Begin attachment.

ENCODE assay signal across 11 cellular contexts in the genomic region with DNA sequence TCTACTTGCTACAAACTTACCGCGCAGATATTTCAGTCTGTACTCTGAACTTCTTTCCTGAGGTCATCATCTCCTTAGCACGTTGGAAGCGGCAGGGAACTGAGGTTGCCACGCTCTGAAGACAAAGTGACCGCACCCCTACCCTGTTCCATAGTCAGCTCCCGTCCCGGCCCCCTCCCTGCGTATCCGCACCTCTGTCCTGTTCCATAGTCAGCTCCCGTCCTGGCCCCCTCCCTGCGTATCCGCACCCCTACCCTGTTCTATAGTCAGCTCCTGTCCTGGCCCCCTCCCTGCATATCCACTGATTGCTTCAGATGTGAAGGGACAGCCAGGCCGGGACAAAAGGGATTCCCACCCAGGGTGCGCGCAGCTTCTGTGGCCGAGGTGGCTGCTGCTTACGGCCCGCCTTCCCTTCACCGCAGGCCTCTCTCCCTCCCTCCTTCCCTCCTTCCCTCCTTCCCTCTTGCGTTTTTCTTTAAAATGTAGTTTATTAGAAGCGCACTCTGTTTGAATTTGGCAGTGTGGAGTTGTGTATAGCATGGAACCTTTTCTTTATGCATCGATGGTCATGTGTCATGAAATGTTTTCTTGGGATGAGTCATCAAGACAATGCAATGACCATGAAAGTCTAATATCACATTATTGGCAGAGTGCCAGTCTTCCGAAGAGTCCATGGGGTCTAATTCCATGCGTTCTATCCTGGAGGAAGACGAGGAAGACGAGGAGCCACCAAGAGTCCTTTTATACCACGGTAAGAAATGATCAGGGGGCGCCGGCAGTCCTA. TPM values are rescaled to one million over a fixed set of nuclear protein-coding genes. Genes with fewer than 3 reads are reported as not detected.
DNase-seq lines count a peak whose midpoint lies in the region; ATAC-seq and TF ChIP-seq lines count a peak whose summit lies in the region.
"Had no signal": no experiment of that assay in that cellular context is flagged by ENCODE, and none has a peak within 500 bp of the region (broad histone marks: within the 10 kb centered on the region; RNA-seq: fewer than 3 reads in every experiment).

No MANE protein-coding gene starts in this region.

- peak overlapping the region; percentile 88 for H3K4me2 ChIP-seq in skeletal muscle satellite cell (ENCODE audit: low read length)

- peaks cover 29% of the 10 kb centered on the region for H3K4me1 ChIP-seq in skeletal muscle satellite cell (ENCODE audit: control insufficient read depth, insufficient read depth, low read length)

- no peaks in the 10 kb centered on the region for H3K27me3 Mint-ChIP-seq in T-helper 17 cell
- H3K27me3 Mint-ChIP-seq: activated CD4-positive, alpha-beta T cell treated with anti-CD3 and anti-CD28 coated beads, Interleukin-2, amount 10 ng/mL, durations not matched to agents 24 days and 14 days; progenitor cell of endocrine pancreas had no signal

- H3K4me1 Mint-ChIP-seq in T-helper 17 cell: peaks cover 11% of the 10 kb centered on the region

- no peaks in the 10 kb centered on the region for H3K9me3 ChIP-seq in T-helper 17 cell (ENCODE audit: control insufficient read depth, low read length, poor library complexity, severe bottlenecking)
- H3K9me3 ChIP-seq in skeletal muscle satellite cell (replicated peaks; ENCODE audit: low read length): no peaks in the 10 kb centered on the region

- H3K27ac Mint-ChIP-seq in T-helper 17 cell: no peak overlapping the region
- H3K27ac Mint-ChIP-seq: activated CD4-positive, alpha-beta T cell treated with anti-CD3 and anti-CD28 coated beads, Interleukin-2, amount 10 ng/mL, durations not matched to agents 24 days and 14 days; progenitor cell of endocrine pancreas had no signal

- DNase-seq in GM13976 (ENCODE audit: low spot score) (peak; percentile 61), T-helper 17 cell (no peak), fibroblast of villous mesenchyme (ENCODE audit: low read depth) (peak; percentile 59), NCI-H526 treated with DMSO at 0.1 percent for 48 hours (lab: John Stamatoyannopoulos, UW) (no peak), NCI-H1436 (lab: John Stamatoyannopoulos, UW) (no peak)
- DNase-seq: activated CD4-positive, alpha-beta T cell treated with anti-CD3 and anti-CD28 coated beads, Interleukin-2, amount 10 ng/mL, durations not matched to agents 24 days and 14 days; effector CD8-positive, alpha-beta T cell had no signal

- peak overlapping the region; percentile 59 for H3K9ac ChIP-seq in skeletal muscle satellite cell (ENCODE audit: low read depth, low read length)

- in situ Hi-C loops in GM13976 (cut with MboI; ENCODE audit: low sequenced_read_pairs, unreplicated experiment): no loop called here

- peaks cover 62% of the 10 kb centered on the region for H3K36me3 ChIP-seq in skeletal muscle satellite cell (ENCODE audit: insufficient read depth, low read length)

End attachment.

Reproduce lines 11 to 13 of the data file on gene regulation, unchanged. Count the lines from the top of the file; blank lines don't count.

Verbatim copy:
- H3K9me3 ChIP-seq in skeletal muscle satellite cell (replicated peaks; ENCODE audit: low read length): no peaks in the 10 kb centered on the region

- H3K27ac Mint-ChIP-seq in T-helper 17 cell: no peak overlapping the region
- H3K27ac Mint-ChIP-seq: activated CD4-positive, alpha-beta T cell treated with anti-CD3 and anti-CD28 coated beads, Interleukin-2, amount 10 ng/mL, durations not matched to agents 24 days and 14 days; progenitor cell of endocrine pancreas had no signal